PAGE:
A Private, Non-denominational Christian School in Miami, FL

Weekly Word from Dr. Andrews

Weekly Word from Dr. Andrews

October 14, 2019

This past week at the homecoming game many FCS graduates came to see all of the festivities, enjoy wings at the alumni tailgating event, and witness a great victory by our Patriot football team. Many graduates were there remembering different things about their time at FCS. The first, and smallest FCS senior class was in 1969. Through 51 years FCS has graduated over 3,200 students. The Senior class of 1997 witnessed FCS’s first State Championship. Some senior classes are known for other things, like the class that painted their year on the entire football field, or the year the USS Arnold “floated up” overnight the last week of school, blocking the gate to the parking lot.

Each one of us is building an individual legacy in our own lives. For some, the legacy is all about their family’s growth and change. For others, it includes serving in their church, or in the community. A legacy is what you will leave behind when you are no longer in this world. By definition, a legacy is money or property bequeathed to another by will or something handed down from an ancestor or a predecessor or from the past. All of us will pass on a legacy. The question is, what kind of legacy will we leave our children and those that come behind us? What kind of legacy will we leave those who remember us in the future?

As believers, each of us is also building a spiritual legacy. Our spiritual legacy is important because it will have the greatest effect on all those in our lives that we influence, and who we will leave behind someday. It is also important because if makes the difference as to whether or not our faith will be carried on to another generation, or if it will stop with us. A model for our spiritual legacy that we can learn from can be found in a most unusual biblical example. Luke 7:36-50 tells the story of a woman whose name we don’t even know. In this story a “sinful” woman came into the house where Jesus was eating and washed his feet with expensive perfume. When she did it the Pharisee who owned the house criticized Jesus for allowing her to do what she did. Jesus used the opportunity to teach his disciples about their spiritual legacy. The head of the house, Simon the Pharisee, criticized the way the woman chose to worship Jesus. She was crying, she poured perfume on his feet, she kissed his feet, and she wiped his feet with her hair. She had come with no basin, no water, and no towel. Nevertheless, as she began to kiss His feet, the tears began to flow, something most unusual for a woman of her profession. She used the water of her tears to wash His feet, something she could hardly have planned in advance. Since there was no towel available to her, she used her hair to dry Jesus’ feet. This woman’s worship of Jesus was at a great cost to her but the greatest price which she paid was facing the scorn and rejection of the self-righteous Pharisees and other dinner guests at that meal. She was worshiping Jesus because she had been forgiven from great sin. Jesus taught that our spiritual legacy should reflect that we have been forgiven of our sins and that we should want to worship Jesus, just like this woman.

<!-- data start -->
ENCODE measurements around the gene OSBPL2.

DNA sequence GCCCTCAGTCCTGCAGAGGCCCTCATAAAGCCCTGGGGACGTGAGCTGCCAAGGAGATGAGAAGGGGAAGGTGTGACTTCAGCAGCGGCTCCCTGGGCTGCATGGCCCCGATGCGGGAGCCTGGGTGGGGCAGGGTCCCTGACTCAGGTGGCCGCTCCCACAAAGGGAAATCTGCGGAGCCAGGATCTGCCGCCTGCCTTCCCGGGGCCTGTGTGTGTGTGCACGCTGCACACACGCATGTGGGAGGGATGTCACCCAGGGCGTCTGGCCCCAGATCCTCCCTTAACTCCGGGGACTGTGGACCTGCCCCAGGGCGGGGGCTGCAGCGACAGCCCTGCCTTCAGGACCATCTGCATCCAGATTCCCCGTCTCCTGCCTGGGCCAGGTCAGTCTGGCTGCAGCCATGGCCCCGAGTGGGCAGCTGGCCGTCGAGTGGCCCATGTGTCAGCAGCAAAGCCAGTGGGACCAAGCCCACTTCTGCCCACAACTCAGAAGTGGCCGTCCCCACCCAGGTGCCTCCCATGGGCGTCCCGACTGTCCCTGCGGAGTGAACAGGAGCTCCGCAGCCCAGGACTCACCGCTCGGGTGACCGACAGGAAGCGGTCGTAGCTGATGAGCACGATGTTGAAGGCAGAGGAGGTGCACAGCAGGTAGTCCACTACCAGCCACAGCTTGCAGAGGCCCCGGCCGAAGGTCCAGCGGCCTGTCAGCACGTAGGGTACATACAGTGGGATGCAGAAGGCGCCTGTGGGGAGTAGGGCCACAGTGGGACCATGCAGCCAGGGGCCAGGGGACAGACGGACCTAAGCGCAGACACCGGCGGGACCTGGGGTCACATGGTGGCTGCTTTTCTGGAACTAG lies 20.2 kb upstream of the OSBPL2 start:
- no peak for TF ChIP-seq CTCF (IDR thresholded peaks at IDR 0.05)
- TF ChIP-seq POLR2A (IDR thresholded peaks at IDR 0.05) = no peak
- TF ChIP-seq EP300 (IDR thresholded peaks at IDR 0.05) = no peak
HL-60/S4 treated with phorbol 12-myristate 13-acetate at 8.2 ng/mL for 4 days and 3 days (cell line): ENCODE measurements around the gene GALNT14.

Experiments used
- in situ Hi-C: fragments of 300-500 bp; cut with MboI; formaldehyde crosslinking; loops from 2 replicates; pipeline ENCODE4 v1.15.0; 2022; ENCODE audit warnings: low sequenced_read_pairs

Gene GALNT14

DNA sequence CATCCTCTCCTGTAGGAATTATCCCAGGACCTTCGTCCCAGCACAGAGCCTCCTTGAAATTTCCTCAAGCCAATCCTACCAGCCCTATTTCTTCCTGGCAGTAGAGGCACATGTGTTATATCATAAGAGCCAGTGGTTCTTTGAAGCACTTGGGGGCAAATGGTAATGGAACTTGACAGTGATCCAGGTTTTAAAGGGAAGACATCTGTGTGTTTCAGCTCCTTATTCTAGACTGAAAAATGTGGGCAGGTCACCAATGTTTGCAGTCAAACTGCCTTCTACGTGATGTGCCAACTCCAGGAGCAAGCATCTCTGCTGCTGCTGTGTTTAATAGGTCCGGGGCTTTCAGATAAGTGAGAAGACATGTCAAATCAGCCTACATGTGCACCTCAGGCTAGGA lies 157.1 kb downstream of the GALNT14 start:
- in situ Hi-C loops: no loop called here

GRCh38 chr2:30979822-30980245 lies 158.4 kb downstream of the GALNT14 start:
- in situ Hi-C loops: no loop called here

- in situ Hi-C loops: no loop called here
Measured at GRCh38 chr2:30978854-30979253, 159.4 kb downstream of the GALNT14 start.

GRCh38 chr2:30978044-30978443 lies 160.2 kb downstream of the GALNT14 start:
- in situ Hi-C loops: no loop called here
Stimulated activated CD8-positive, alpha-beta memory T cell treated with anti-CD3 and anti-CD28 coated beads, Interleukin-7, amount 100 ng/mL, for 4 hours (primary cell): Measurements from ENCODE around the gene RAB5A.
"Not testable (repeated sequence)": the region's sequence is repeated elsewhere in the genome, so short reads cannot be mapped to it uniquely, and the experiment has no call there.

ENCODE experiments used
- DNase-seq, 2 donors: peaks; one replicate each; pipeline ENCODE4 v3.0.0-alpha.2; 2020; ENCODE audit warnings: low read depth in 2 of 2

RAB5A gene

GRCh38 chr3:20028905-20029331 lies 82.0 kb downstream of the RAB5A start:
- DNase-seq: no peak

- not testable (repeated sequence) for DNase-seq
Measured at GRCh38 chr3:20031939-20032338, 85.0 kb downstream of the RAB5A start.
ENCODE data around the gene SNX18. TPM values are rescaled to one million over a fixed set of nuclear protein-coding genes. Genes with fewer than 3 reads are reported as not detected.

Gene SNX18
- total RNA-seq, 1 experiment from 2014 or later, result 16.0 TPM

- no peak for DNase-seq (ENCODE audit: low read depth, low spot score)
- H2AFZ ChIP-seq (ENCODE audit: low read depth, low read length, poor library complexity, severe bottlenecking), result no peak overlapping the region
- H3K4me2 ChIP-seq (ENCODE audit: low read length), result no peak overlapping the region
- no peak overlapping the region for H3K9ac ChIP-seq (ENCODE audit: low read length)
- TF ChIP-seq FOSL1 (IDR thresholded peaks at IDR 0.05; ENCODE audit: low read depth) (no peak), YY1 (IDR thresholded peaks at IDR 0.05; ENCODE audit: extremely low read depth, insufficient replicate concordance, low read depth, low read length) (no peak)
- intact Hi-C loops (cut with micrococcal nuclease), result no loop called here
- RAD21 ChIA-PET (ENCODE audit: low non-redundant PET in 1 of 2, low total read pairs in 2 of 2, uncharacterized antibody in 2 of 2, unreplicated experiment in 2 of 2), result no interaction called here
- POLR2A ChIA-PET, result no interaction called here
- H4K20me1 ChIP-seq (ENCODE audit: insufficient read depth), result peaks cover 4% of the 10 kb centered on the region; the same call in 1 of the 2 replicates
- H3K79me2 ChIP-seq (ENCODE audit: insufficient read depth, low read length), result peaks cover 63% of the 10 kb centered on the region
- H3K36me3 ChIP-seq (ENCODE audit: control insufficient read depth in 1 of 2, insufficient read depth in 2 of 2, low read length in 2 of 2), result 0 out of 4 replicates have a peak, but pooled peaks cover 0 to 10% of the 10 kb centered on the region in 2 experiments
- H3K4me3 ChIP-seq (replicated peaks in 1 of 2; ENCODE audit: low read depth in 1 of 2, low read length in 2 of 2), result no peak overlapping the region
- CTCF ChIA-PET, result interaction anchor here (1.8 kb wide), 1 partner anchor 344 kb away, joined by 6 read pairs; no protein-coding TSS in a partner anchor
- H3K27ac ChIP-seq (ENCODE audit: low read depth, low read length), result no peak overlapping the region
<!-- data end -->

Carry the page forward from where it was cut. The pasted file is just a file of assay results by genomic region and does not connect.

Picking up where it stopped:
In Luke 5:32 Jesus made it clear that ultimately His ministry on earth was to save sinners. Why did Jesus love sinners? Think of this, “Why do mothers love their children?” Mothers love their beautiful babies, but they also love a baby with a deformity. It has nothing to do with how the child looks or what the child does. Mary, the mother of Jesus, loved her son, but probably the mother of Judas, the traitor who turned Jesus over to his enemies, loved her son, too. So why do mothers love their children? God made mothers that way. Mothers love their children. That’s the way mothers are. We call it “motherly-love.” It’s an unnatural mother that does not love her own child. God’s love is something like motherly-love. God loves the people he made. That’s the way God is. In fact, God made us so that he could love us. In the beginning God made the world. At the end of his Creation he made the human race, by creating a man and a woman. The world, and everything in it, is a gift from God to the human race. He made you and me in our time because he wanted to love us, too.

So, if we want to leave a spiritual legacy with those we know now, and those we will meet in the future, we have to be willing to love sinners. If we really want to influence someone who doesn’t know Christ, we must show love to them even if they are unlovely. If we really love them and want to see them come to know Jesus, we will never reject them because of who they are, what they look like, or what they have done. So the question for us is, what kind of a spiritual legacy are we building?

Dr. Andrews